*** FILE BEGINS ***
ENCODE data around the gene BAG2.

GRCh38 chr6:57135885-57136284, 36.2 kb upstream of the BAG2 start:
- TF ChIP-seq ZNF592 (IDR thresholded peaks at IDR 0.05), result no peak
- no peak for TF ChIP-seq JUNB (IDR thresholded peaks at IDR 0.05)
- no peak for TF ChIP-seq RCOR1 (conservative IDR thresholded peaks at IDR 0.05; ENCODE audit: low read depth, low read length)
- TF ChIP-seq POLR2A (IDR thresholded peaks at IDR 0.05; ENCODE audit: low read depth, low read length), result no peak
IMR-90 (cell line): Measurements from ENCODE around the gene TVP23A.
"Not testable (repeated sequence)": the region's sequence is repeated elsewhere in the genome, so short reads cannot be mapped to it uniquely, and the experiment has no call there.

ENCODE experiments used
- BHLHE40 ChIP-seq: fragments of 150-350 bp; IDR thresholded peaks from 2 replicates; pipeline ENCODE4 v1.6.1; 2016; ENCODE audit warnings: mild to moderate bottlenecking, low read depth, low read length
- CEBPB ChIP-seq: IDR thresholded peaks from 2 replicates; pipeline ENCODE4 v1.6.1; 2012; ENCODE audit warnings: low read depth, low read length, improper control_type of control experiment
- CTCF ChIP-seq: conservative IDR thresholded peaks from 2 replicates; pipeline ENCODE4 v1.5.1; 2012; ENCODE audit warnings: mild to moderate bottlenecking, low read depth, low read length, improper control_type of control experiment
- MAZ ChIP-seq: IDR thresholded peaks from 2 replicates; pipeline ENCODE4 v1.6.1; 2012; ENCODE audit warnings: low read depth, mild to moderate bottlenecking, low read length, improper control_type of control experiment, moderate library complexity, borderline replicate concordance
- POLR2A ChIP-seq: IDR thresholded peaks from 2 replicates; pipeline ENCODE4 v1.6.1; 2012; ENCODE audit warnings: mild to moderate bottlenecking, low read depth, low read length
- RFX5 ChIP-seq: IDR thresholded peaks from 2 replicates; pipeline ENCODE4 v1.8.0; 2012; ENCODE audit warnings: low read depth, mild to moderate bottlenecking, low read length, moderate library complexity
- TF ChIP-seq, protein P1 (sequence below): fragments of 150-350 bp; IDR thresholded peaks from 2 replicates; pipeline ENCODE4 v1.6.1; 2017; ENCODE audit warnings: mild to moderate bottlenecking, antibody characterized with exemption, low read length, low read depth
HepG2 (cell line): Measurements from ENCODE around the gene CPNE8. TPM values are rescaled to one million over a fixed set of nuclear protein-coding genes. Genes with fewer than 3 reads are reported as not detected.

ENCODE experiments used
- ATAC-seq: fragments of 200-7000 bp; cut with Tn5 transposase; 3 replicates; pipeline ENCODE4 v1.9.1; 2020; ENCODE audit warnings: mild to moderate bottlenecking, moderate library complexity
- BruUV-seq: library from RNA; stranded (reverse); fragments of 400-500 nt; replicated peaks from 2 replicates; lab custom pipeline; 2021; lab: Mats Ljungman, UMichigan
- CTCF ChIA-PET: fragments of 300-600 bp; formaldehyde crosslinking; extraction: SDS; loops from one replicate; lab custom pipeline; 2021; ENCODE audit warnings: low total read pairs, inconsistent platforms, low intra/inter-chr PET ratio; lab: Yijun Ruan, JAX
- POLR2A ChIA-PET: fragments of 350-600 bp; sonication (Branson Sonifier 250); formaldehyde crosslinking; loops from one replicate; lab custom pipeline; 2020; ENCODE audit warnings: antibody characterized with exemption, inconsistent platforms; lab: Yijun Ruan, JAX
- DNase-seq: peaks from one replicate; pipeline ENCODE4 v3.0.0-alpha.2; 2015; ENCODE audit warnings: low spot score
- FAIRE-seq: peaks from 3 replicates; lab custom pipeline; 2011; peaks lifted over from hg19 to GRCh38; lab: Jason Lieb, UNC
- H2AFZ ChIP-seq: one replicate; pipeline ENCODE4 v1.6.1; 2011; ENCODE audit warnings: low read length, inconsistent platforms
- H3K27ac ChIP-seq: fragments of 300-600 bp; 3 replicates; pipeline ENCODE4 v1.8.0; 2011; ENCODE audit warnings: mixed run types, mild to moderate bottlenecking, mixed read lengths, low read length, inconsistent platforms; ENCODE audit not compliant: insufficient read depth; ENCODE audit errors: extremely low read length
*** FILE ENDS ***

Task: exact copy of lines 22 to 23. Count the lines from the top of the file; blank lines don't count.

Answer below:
- POLR2A ChIA-PET: fragments of 350-600 bp; sonication (Branson Sonifier 250); formaldehyde crosslinking; loops from one replicate; lab custom pipeline; 2020; ENCODE audit warnings: antibody characterized with exemption, inconsistent platforms; lab: Yijun Ruan, JAX
- DNase-seq: peaks from one replicate; pipeline ENCODE4 v3.0.0-alpha.2; 2015; ENCODE audit warnings: low spot score